Electronic Arts (EA) seem to be in the spotlight for all the wrong reasons, with "Mass Effect 3" (ME3) hurtling from one controversy to another. The fracas over the much disputed conclusion of ME3 simply refuses to die down, much to EA's chagrin. To add fuel to the fire, the game maker is reportedly banning angry gamers from EA's servers after the latter expressed their displeasure on the BioWare Social Network (BSN) forums.

Following an angry volley of arguments over the controversial ending for ME3, the forum moderators and administrators may have gone a step too far in banning protesting community members of "Retake Mass Effect" and "Hold the Line".

"Effective immediately there is a zero tolerance policy on any form of abuse towards staff, moderators or other Community members," reads the warning message on every BSN forum page at the top. Despite the warning, angry users are flooding the forums with endless protests and airing criticisms or posting sarcastic comments. One such instance points to a long forum discussion at Hold the Line, sparked by an user named R.R., wherein the user got banned from BSN for over 24 hours without any prior notice.

"I have just been banned from BSN, for so specific reason other than we are HTL and Retake members," wrote R.R., adding he received no explanatory emails or warnings from a moderator but he could still play all his EA games. The only good news is that the forum ban for the user was lifted the next day, following a discussion with two BSN moderators, who agreed that his ban was an accident.

"The mods are going batsh-t insane and banning anyone and everyone who says the words 'Didn't like' and 'Mass Effect' in the same sentence," warns R.R. to the rest of the community, taking the moderators' explanation with a grain of salt.

"Clearly Bioware does not do screening on their employees for the forums. An admin or mod MUST remain neutral in an argument or discussion. That is rule number one," adds another user, RavianGale.

EA's history of banning gamers from its servers for even minor forum violations dates back to over a year, to the case of a banned user by the name of Arno, who was penalised for posting the question "Have you sold your souls to the EA Devil?"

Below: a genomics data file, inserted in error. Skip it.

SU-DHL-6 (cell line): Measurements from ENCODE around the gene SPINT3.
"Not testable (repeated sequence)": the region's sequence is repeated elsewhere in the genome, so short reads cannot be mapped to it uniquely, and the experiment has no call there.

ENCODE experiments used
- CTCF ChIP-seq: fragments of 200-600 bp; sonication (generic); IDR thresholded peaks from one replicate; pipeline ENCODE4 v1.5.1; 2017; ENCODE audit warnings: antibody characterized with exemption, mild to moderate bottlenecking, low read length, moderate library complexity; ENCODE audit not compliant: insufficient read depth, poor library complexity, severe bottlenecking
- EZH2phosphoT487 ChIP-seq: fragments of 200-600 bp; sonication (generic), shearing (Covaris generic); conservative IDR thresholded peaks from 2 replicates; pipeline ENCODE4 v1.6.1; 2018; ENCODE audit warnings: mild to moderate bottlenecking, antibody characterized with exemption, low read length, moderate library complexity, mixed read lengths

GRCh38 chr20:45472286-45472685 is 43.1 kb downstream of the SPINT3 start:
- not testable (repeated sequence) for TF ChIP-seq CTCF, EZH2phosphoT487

Following the incident, not only was Arno banned from posting on the forum for three days but he was also unable to play any multiplayer games on EA's servers. Furthermore, he could not even activate a new copy of a game he purchased, "Dragon Age 2", according to Forbes. The game, even though has a single-player campaign, has an anti-piracy security system requireing authentication through EA servers before playing. Later, BioWare and EA admitted that it was an inadvertent punishment and asserted that the ban was meant to solely affect Arno's forum activity.

Meanwhile, another gamer by name Aaron Maximumtacos, on the BSN forum, faced the brunt of EA's ban from Battlelog forums (specific forums to discuss the "Battlefield" game series) after allegedly using obscene language. The gamer defends himself that the offensive words were actually directed at him and not written by him, though he may have reposted them as a quotation. His ban cost him loss of access to "Battlefield 3" multiplayer mode and also locked him out of "Battlefield 2: Bad Company".

The ban was followed by a confirmation, following a telephonic conversation between Aaron and a company representative, in which the gamer said he was not banned for hacking or any other form of cheating, which is supposedly the only valid reason that users are locked out of online multiplayer gaming.

EA clearly has not paid attention to (or chooses not to) the negative publicity from these actions and continues to ban users for comments that hardly imply offensive or incendiary behaviour. Trying to portray an image of controversy-free video game company, EA seems to have gone too far in the policing of its own forums.

However, the ill-consequences of such an act could have far greater repercussions than just banning protesters to get even. Fan protests are spilling out across the Internet and unmoderated forums. A failure to truly listen to their fans' complaints or even allow them a proper space to express those complaints will only perpetuate a negative image for EA that could drive away its dwindling fan-base for ever.

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